Pound began writing the Cantos in 1915, published the first ones in 1917, published his first collection in 1925, and continued on them for most of the rest of his long life. He finally abandoned them after fifty-three years of effort. The Cantos are his most notable work, crammed with allusions, learning, splendid poetry, musical notations, Chinese ideograms, bitter invective and insults, baffling transitions and private jokes, and characters from Pound’s personal life as well as from world history. They form an immensely long work, and the Cantos have caused despair in ordinary readers and produced an entire Pound industry among literary scholars.
Although it is not immediately apparent, there is a loose but definite structure to the poem. Crucial concepts reappear throughout the work, embodied in specific actors who are either actual historical figures or characters from literature or mythology. These concepts can also be expressed by reference to images from the natural world or by artistic creations—specific examples of music, architecture, poetry—which Pound thought significant.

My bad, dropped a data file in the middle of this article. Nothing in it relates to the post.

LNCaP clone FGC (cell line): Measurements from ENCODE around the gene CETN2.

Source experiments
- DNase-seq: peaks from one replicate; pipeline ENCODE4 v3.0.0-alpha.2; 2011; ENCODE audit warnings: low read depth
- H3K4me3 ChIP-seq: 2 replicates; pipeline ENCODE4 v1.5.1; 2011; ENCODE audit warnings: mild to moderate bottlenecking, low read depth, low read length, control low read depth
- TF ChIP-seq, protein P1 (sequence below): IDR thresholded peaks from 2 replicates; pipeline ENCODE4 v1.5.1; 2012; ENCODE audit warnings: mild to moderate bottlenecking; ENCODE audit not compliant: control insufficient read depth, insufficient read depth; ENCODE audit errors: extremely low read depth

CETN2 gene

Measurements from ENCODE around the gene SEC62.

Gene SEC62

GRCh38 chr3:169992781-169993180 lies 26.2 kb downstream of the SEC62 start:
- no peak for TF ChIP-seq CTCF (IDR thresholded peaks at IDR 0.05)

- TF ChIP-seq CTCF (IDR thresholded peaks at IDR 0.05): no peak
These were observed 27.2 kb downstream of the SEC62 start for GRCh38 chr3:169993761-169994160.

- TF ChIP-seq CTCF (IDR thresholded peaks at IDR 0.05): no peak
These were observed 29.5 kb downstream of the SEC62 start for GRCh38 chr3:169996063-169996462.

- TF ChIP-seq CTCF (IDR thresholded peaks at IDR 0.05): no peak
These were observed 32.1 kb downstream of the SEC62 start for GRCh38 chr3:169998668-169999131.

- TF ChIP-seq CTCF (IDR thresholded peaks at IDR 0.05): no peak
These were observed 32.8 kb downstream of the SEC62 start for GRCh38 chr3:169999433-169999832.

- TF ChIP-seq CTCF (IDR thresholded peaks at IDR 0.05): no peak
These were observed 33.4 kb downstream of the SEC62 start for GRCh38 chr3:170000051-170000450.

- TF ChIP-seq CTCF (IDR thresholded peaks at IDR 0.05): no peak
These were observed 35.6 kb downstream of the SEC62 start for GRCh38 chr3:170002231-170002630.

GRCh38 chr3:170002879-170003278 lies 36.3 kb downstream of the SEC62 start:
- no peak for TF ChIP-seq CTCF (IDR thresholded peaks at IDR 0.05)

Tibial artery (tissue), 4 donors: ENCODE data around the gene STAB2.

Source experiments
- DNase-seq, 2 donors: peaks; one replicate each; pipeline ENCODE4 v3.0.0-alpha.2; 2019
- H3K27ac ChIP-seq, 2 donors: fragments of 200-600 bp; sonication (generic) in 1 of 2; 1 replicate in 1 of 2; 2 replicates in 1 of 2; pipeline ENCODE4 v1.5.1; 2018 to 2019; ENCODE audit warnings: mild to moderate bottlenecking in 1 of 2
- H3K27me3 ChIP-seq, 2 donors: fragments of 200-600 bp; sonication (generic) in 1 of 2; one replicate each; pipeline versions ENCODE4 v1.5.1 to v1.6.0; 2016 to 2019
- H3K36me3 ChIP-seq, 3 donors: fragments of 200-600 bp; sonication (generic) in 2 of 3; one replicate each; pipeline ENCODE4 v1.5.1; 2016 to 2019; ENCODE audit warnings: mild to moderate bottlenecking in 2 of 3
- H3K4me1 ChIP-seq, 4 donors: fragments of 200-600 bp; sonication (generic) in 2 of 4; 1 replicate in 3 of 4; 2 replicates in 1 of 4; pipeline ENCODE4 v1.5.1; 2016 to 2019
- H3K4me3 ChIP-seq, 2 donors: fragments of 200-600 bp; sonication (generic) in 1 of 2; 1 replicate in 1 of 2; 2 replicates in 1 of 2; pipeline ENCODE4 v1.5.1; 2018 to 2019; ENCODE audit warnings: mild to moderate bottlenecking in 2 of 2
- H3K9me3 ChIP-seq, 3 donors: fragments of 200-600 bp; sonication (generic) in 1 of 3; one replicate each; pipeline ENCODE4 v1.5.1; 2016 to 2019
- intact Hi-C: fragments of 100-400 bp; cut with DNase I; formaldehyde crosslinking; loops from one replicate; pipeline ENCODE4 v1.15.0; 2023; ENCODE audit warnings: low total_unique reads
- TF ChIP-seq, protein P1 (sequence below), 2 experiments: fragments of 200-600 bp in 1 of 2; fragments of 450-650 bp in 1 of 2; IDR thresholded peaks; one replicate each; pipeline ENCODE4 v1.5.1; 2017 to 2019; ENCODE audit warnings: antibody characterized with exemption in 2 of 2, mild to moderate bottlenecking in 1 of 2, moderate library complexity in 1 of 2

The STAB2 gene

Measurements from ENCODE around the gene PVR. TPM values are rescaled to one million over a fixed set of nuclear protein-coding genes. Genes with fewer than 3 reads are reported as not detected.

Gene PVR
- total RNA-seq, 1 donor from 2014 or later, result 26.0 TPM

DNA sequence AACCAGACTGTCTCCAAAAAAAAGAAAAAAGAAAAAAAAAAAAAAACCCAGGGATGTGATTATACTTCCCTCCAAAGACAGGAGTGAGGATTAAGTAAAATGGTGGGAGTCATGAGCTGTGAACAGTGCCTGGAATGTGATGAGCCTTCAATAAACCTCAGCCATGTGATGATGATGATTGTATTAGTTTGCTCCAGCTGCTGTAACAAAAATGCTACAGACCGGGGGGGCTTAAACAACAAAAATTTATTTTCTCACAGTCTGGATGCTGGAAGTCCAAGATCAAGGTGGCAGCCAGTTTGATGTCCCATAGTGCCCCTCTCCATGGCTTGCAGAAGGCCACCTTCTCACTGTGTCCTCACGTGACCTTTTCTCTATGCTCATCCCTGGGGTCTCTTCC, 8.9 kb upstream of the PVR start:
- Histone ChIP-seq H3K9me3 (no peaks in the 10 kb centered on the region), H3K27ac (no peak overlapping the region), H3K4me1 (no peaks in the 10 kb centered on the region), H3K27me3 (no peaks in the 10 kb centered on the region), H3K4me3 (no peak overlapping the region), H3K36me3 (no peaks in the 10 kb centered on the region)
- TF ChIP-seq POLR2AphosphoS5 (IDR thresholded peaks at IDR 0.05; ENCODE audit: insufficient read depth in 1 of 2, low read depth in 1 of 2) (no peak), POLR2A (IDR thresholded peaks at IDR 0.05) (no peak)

In this way, the nineteenth century American president Martin van Buren appears to underscore the idea of economic justice, while a single column in a cathedral, signed by its carver, represents the ideal of true art as opposed to mass-produced imitations. Because Pound presents these images in quick flashes without overt connections, the reader must rely on juxtaposition rather than narration to discover the meanings. Despite their expansive nature, and although they were composed over a period of half a century, the Cantos contain only a few major subjects: the importance of knowledge and art, the power of nature, the need for economic justice, and the necessity to order human society in accord with natural rhythms and cycles.
As befits a work that attempts to survey all human history, the Cantos contain many changes—metamorphoses, or shifts from one form to another. It was a concept pervasive in Greek mythology, and a continual fascination for Pound. These metamorphoses can be for good or evil; the first lead to harmony, while the second cause decay in society and culture. The chief villain for Pound was economic injustice, which inevitably changed societies for the worse. Usury, the lending of money at excessive rates of interest, was Pound’s primary economic concern, and he railed against it powerfully in his famous “Usury Canto,” XLV:
With usura hath no man a...
(The entire section is 1061 words.)